Bedtime Eucharistic theology with the 2 yo...
(A conversation from April 2018)
Me: (Singing Jesus Loves Me, but my child kept cutting me off, holding out cupped hands. Confused, I tried Wheels on the Bus and Itsy Bitsy Spider. No and no.) Well okay then, do you want to pray?
2 yo: (Shakes head and holds out those hands again)
Me: Oh! Do you want communion?
2 yo: Yes!
Me: Okay, let's practice. (I place imaginary bread in eager hands). Body of Christ, given for you. (We both pretend to eat. I offer him an imaginary cup.) Blood of Christ shed for you. (We pretend to drink. I make the sign of the cross on my child's forehead.) In the name of the Father, Son and Holy Spirit, Amen.
2 yo: (Running a finger across my forehead). Fa, Sa, Sa. Amen! More! (Laughs exuberantly.)
We practiced communion 10 times after this. I counted. Each time, this barely two-year-old child giggled uproariously and yelled "more" until I finally changed the subject and did a tuck-in with hugs and kisses. I remember closing the door as I left the room, thinking, I have seen the joy of the Lord.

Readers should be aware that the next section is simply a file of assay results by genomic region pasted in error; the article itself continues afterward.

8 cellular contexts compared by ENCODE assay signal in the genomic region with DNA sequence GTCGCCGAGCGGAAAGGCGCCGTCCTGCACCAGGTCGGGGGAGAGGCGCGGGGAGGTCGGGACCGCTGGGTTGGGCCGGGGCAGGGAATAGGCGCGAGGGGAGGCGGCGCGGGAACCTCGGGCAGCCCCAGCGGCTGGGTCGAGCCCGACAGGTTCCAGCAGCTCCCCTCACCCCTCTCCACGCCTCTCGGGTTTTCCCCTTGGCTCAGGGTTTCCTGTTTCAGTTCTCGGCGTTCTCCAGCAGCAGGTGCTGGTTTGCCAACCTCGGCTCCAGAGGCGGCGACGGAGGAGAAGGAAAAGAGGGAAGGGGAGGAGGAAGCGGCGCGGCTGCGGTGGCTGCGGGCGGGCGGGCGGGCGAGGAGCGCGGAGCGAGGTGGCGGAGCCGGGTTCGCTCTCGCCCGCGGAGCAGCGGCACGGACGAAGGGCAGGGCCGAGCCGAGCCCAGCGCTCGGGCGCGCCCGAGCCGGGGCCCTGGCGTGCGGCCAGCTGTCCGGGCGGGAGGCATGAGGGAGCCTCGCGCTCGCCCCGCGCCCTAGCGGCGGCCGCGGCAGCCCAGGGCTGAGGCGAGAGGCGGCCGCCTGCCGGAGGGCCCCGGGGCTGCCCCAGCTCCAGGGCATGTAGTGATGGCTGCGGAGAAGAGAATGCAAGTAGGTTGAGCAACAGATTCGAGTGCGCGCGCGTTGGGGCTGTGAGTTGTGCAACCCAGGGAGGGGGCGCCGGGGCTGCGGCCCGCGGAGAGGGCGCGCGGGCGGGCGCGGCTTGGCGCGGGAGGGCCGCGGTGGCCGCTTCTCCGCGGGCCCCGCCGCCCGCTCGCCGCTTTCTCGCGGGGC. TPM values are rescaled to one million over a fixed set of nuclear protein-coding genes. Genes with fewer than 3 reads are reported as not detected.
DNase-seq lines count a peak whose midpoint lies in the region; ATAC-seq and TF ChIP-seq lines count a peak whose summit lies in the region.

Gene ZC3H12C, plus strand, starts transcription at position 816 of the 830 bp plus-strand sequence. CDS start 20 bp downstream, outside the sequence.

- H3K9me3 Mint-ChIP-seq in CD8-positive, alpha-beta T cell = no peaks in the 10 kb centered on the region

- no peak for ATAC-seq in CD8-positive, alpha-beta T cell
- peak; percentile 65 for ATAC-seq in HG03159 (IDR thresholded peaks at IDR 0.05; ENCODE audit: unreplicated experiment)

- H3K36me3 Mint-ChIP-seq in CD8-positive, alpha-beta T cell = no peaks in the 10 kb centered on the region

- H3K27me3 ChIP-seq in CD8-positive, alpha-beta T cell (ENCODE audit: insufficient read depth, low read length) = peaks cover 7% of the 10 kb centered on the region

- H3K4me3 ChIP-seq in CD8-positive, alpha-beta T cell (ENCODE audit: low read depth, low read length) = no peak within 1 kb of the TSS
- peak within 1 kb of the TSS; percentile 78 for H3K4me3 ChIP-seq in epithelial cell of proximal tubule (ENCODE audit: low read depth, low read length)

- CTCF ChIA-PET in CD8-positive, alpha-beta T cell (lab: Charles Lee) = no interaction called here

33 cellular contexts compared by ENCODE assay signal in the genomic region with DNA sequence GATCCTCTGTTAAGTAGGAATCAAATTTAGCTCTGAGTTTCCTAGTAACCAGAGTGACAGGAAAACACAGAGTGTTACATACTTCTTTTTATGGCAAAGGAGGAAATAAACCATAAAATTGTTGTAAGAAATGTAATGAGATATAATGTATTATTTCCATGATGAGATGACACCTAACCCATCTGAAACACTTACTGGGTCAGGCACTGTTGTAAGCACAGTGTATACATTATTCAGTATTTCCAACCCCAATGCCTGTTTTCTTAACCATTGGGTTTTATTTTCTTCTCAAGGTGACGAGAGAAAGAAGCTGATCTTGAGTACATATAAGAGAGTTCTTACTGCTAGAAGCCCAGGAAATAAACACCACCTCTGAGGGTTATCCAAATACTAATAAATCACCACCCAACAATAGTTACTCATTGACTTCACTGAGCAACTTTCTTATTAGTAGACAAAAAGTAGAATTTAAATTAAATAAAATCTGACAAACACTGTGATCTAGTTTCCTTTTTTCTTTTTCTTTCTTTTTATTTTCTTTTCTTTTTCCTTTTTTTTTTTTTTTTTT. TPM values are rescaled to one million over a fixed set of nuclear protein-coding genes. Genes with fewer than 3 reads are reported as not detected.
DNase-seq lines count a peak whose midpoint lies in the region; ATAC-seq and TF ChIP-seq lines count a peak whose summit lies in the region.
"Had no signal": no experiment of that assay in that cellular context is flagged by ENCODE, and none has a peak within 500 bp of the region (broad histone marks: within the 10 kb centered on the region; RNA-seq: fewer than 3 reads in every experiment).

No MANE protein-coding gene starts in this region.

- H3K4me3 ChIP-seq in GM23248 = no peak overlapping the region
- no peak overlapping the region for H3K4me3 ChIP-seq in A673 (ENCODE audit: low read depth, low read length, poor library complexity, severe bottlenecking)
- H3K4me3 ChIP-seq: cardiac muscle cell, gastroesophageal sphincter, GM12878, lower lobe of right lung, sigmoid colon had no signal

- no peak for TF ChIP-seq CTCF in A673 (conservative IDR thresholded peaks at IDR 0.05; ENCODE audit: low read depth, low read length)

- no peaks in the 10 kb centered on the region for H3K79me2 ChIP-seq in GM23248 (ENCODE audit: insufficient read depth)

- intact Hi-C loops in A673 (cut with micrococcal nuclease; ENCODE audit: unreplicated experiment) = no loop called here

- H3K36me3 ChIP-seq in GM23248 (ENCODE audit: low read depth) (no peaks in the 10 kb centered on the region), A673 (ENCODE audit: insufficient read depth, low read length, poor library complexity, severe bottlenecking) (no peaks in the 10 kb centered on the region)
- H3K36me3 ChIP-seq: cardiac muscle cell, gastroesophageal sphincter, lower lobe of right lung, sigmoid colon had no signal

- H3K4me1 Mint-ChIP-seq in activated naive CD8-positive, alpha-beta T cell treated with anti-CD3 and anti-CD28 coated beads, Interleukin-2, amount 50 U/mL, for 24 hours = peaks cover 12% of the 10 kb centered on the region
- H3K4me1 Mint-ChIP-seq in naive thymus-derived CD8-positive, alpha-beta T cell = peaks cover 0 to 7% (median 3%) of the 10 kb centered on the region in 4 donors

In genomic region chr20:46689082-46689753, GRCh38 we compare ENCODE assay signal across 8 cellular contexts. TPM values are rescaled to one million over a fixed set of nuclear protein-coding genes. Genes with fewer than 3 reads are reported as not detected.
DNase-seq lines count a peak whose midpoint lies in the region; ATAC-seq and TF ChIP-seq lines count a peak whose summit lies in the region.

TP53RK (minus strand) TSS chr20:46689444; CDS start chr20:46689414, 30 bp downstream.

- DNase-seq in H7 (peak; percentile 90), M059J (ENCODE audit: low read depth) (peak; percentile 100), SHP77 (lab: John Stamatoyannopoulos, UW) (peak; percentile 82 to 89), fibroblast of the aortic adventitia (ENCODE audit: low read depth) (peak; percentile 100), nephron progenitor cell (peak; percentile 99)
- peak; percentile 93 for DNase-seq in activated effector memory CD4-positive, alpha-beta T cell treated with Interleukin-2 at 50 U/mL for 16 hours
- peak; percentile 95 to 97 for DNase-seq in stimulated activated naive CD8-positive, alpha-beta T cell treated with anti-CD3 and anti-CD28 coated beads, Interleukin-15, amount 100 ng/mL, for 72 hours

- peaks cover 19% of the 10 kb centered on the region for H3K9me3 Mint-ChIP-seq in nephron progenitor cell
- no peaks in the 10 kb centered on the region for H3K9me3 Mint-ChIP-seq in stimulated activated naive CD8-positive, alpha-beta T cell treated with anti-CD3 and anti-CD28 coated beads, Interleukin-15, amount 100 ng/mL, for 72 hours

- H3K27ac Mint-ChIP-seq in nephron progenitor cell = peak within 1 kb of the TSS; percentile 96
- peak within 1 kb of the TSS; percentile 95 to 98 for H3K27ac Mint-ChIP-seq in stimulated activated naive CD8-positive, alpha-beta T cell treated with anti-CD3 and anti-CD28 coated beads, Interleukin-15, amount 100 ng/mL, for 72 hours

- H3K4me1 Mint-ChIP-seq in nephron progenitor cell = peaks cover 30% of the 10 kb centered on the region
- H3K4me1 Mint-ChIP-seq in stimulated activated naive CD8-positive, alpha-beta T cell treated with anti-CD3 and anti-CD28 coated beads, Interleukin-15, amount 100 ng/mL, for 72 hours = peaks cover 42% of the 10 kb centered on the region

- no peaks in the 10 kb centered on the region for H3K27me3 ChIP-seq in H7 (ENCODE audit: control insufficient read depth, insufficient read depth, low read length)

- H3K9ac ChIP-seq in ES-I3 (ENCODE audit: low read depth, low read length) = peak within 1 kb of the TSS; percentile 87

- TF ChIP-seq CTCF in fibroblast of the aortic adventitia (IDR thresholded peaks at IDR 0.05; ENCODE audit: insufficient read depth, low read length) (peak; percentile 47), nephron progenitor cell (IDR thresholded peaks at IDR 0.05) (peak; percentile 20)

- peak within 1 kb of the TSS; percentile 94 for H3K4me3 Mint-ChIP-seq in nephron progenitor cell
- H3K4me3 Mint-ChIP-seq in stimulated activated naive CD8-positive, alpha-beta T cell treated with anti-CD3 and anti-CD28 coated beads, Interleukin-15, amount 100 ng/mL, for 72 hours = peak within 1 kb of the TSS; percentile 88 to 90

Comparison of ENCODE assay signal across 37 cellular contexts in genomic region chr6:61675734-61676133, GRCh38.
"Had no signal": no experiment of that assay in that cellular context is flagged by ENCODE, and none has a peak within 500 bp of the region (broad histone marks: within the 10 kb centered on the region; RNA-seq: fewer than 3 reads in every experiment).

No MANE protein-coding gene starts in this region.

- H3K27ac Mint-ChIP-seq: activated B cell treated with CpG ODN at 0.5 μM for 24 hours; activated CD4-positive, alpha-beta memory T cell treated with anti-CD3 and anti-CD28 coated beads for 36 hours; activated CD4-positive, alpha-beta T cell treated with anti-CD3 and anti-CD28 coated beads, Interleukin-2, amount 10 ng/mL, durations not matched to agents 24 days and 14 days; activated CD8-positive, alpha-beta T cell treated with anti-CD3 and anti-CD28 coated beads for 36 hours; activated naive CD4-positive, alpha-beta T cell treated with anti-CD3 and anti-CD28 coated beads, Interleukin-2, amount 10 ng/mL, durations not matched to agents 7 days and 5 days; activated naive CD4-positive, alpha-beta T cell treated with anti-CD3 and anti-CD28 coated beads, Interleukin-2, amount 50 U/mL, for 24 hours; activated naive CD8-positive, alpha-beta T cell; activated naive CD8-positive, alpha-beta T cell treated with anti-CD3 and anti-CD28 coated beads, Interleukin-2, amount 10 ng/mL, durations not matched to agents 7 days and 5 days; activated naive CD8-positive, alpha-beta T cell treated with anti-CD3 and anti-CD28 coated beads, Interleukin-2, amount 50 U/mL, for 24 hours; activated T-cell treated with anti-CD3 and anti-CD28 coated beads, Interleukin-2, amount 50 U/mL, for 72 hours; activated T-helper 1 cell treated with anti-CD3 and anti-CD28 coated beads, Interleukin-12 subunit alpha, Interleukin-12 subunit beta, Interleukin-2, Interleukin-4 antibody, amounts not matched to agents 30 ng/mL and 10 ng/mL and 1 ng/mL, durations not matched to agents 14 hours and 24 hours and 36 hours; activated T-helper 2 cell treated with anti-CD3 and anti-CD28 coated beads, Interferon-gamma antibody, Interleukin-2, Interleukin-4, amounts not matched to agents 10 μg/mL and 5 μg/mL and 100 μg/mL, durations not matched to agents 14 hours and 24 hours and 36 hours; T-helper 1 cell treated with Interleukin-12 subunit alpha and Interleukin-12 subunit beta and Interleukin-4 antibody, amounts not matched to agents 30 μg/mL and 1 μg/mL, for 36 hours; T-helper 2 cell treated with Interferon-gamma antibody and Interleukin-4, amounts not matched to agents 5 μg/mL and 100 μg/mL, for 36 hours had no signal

My children have been receiving Holy Communion since they could reliably chew bread and reach for it. I waited until they seemed to want it, then nodded when a pastor asked in a communion line. More. More bread. More Jesus. More yes.
The Lutheran tradition of which I'm a part permits child communion at parent's discretion. The practice has changed over time. Small-town Midwest-raised, I had to wait until age 13 for bread and juice, a prize for surviving Confirmation class. (I needed one- I was seemingly the only kid actively participating in class and no one likes a teacher's pet). The theological question is really this, though: is communion a sacrament (holy act) of membership and readiness or is it an act of gleeful, grace-filled welcome?
I support parents in making the choices that are best for their families. You do you (isn't that the saying now?) I admit: I've felt guilty that maybe my kids weren't "getting it" enough or they should wait for some more mature understanding. At one point, I asked a pastor friend to give my kids a First Communion class, which they loved.
Class or not, my two-year-old got it. More! Yes! Again! With joy! More! We don't really understand what happens at the Eucharistic table anyway. The mystery is that Christ promises to show up in the bread and wine, full of love and compassion and even joy. I need that. I'm longing for love and peace and joy when the world feels dangerous and scary. Why is my longing for Christ's joy and love any more sophisticated than a two-year-old yelling "more"?!
Yes, Lord. More. More of all of it. More of You, present here now.